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What if my employer forces me to leave my job?

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What if my employer forces me to leave my job?
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Ministry of the Attorney General

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What if my employer forces me to leave my job?
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Reviewed: 
September 4, 2020
Answer

Ontario has changed the way that constructive dismissal works during COVID-19. You cannot complain about constructive dismissal under the Employment Standards Act if your wages or hours changed because of COVID-19 between March 1 and January, 2 2020. This only applies to constructive dismissal under the ESA. You can still go to court to claim constructive dismissal.

Sometimes being forced out of a job is the same as being fired. The law calls this constructive dismissal.

Constructive dismissal happens when your employer does something that:

  • changes things at work for you in a major way,
  • is not something you should have expected, and
  • you don’t agree to or accept it.

When this happens, it's like you've been fired. So if you leave the job, you have the same rights as if you were fired. This includes the right to termination pay or pay in lieu of notice.

Changes that won't be constructive dismissal

Employers can make a lot of changes that are not constructive dismissal. Some changes are not significant enough. For example, your employer might have the right to ask you to work at a different location in the same city.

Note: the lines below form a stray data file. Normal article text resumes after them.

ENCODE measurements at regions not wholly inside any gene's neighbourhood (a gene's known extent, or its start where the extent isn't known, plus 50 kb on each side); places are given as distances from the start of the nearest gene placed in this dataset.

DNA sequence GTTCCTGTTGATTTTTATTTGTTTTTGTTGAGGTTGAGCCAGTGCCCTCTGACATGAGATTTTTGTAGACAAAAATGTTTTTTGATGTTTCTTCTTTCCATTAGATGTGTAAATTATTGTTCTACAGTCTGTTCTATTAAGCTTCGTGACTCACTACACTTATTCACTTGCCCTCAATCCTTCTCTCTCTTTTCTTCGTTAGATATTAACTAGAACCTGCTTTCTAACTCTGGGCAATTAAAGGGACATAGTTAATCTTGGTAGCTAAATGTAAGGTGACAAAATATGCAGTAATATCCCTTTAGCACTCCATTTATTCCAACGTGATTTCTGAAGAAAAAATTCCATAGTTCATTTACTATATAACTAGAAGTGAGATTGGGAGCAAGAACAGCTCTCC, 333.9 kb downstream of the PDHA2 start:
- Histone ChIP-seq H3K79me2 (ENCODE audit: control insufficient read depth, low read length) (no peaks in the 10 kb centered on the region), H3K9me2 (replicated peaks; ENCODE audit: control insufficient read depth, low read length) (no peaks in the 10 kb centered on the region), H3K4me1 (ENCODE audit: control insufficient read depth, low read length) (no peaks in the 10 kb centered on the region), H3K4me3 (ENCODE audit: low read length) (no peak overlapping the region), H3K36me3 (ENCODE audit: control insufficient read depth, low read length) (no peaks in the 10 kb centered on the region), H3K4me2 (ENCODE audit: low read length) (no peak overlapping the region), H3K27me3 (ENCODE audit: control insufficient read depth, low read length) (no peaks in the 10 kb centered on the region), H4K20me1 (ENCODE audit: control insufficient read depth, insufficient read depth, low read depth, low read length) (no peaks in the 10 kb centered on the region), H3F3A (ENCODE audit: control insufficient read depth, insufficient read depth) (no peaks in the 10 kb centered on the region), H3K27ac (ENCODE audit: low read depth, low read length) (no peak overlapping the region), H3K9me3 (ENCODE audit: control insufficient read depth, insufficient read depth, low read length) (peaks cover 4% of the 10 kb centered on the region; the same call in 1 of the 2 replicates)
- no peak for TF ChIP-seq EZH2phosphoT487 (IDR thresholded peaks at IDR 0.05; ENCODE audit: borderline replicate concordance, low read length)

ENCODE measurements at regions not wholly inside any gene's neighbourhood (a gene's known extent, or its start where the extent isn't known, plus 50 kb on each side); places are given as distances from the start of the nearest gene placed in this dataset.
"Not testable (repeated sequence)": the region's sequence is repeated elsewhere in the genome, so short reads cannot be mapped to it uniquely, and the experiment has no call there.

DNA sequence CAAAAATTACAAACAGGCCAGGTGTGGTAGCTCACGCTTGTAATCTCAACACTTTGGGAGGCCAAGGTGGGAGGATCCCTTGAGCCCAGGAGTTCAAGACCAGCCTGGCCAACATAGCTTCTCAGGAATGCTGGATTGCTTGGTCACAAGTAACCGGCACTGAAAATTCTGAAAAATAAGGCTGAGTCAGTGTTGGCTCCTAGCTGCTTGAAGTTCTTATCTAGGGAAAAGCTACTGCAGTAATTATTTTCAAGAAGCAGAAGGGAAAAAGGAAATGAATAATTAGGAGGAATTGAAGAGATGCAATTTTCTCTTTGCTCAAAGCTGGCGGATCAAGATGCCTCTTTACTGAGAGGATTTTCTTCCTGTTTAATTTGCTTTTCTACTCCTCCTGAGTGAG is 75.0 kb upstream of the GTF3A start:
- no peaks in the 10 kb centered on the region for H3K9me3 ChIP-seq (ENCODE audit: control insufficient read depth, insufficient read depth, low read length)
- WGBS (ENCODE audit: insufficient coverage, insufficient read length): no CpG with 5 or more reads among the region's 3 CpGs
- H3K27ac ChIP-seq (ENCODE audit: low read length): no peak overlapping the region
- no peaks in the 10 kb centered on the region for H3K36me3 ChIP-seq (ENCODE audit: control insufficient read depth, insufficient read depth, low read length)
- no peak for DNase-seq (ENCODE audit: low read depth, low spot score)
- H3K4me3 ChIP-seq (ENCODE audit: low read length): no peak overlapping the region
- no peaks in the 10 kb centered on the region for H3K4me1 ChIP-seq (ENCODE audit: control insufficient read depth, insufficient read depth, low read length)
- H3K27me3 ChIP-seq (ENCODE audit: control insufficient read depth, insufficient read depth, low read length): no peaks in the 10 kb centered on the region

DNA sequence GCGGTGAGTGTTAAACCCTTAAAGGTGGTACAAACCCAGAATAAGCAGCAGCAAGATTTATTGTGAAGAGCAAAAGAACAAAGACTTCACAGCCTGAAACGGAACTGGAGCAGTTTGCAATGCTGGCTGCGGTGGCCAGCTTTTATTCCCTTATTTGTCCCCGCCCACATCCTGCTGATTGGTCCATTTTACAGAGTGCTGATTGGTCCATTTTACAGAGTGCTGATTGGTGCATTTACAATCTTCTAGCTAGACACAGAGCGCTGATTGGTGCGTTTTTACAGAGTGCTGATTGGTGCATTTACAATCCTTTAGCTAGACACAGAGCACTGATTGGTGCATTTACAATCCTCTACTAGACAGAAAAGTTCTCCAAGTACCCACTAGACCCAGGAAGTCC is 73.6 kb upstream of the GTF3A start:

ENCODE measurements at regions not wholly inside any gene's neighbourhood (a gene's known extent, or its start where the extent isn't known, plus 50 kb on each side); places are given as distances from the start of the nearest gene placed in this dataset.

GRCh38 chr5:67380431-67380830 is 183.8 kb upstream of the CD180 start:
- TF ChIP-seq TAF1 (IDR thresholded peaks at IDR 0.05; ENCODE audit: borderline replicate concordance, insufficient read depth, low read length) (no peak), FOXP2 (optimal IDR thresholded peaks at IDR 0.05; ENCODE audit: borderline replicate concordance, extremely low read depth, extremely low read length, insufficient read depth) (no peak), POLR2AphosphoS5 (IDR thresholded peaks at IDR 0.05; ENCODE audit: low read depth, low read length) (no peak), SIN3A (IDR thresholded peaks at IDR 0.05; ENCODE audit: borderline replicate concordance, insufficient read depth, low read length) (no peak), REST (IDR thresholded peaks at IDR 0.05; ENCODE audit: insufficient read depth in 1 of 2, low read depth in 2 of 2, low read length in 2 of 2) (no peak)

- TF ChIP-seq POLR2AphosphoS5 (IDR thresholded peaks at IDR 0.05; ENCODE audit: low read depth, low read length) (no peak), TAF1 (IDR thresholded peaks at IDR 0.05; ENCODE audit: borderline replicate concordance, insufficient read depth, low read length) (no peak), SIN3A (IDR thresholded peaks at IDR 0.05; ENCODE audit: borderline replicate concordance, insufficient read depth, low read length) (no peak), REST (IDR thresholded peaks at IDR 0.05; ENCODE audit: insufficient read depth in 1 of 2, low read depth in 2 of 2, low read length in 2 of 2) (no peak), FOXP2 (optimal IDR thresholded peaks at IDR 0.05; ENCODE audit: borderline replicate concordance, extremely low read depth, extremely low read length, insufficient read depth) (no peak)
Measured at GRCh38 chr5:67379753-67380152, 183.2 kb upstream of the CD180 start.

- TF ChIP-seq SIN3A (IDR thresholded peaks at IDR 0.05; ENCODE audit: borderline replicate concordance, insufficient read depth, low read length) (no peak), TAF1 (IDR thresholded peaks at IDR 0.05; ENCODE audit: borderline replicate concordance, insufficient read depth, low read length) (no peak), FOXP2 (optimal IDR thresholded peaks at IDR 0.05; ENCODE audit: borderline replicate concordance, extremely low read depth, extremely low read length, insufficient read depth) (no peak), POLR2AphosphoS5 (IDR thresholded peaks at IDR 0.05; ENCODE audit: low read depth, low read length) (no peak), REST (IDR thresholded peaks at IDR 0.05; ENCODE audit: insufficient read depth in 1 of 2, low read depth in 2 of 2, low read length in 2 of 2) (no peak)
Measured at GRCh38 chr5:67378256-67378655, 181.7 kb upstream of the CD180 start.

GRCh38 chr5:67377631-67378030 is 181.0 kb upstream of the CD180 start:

Some changes might be about things you already agreed could change. For example, your employer might have told you before you were hired that they might change your work schedule.

The law about what is and what isn't constructive dismissal is very complicated. A lot depends on the details of your situation. It's important to get legal advice.

Changes that might be constructive dismissal

Here are some examples of things that might be serious enough that it would be like getting fired:

  • Your employer lowers your wages by a lot or refuses to pay you what they owe you.
  • Your employer takes away core responsibilities and lowers your position. For example, you are no longer a supervisor and are doing the work you used to supervise others to do.
  • Your employer abuses you, harasses you, or discriminates against you in a way that goes against your human rights

The law about what is and what isn't constructive dismissal is very complicated. A lot depends on the details of your situation. It's important to get legal advice right away.

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